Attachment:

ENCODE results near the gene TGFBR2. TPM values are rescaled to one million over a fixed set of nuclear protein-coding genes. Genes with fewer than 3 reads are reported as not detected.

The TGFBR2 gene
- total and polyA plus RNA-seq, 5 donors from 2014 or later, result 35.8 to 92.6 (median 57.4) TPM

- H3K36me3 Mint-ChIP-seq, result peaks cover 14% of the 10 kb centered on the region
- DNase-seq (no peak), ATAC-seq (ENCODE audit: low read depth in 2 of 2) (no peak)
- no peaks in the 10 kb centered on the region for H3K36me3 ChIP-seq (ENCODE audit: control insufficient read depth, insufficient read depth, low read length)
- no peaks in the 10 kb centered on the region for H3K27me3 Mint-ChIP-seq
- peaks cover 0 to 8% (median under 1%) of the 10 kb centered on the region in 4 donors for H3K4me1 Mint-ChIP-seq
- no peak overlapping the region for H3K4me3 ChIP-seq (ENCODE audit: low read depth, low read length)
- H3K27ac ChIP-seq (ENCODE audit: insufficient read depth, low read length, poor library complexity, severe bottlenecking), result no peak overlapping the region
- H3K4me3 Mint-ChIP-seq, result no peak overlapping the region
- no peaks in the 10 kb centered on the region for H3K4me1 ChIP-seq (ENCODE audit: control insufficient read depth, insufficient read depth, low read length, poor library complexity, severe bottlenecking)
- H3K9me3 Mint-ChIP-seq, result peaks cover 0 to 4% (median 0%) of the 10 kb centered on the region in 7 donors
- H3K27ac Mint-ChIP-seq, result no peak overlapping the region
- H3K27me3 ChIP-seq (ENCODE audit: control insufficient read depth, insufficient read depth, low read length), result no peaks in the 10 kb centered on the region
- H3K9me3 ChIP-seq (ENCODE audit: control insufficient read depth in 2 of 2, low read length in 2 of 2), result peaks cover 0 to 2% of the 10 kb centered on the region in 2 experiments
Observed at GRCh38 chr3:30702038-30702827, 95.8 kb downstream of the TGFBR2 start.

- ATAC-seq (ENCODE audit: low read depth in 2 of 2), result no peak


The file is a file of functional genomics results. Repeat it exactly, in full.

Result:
ENCODE results near the gene TGFBR2. TPM values are rescaled to one million over a fixed set of nuclear protein-coding genes. Genes with fewer than 3 reads are reported as not detected.

The TGFBR2 gene
- total and polyA plus RNA-seq, 5 donors from 2014 or later, result 35.8 to 92.6 (median 57.4) TPM

- H3K36me3 Mint-ChIP-seq, result peaks cover 14% of the 10 kb centered on the region
- DNase-seq (no peak), ATAC-seq (ENCODE audit: low read depth in 2 of 2) (no peak)
- no peaks in the 10 kb centered on the region for H3K36me3 ChIP-seq (ENCODE audit: control insufficient read depth, insufficient read depth, low read length)
- no peaks in the 10 kb centered on the region for H3K27me3 Mint-ChIP-seq
- peaks cover 0 to 8% (median under 1%) of the 10 kb centered on the region in 4 donors for H3K4me1 Mint-ChIP-seq
- no peak overlapping the region for H3K4me3 ChIP-seq (ENCODE audit: low read depth, low read length)
- H3K27ac ChIP-seq (ENCODE audit: insufficient read depth, low read length, poor library complexity, severe bottlenecking), result no peak overlapping the region
- H3K4me3 Mint-ChIP-seq, result no peak overlapping the region
- no peaks in the 10 kb centered on the region for H3K4me1 ChIP-seq (ENCODE audit: control insufficient read depth, insufficient read depth, low read length, poor library complexity, severe bottlenecking)
- H3K9me3 Mint-ChIP-seq, result peaks cover 0 to 4% (median 0%) of the 10 kb centered on the region in 7 donors
- H3K27ac Mint-ChIP-seq, result no peak overlapping the region
- H3K27me3 ChIP-seq (ENCODE audit: control insufficient read depth, insufficient read depth, low read length), result no peaks in the 10 kb centered on the region
- H3K9me3 ChIP-seq (ENCODE audit: control insufficient read depth in 2 of 2, low read length in 2 of 2), result peaks cover 0 to 2% of the 10 kb centered on the region in 2 experiments
Observed at GRCh38 chr3:30702038-30702827, 95.8 kb downstream of the TGFBR2 start.

- ATAC-seq (ENCODE audit: low read depth in 2 of 2), result no peak